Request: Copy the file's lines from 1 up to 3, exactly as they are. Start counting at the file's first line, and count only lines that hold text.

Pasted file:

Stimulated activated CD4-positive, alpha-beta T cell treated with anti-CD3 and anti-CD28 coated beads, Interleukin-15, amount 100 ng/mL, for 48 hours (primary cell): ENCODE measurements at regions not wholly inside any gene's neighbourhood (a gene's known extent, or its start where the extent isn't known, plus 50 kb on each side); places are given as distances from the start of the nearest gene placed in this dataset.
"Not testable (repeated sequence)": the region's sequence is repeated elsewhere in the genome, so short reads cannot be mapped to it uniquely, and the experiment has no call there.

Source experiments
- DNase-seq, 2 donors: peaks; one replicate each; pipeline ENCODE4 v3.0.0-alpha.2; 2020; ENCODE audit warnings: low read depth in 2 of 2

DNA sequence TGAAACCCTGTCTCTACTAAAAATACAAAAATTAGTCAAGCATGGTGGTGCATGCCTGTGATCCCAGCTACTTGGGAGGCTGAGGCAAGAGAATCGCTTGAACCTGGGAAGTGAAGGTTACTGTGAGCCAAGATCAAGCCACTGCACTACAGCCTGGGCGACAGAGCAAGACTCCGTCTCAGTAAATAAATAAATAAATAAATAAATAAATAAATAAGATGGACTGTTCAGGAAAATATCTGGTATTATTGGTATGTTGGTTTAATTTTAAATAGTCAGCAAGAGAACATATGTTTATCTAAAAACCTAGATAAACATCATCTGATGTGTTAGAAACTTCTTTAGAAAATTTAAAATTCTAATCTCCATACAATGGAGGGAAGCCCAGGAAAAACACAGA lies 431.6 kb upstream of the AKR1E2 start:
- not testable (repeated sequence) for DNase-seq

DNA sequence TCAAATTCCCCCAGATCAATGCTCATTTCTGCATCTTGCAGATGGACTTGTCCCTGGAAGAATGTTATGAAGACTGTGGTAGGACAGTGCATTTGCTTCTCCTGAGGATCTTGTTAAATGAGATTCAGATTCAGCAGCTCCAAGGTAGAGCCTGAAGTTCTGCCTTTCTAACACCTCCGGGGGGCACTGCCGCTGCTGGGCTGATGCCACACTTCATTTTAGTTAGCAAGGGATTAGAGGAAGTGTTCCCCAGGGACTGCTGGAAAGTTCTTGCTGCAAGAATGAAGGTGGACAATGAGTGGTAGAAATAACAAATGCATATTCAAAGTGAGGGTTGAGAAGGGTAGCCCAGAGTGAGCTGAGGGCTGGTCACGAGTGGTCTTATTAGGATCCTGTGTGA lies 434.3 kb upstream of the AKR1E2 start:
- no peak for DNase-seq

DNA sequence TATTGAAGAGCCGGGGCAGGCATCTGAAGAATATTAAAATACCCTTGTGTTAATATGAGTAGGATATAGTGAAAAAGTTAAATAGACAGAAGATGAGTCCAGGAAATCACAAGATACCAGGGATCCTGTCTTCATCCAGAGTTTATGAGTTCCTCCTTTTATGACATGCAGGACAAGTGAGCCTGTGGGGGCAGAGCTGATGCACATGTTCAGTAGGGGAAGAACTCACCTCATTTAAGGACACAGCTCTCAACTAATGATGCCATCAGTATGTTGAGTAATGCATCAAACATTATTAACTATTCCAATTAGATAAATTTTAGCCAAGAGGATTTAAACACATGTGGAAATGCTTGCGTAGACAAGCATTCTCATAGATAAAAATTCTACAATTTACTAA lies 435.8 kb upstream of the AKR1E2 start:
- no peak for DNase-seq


Stimulated activated CD4-positive, alpha-beta T cell treated with anti-CD3 and anti-CD28 coated beads, Interleukin-15, amount 100 ng/mL, for 48 hours (primary cell): ENCODE measurements at regions not wholly inside any gene's neighbourhood (a gene's known extent, or its start where the extent isn't known, plus 50 kb on each side); places are given as distances from the start of the nearest gene placed in this dataset.
"Not testable (repeated sequence)": the region's sequence is repeated elsewhere in the genome, so short reads cannot be mapped to it uniquely, and the experiment has no call there.

Source experiments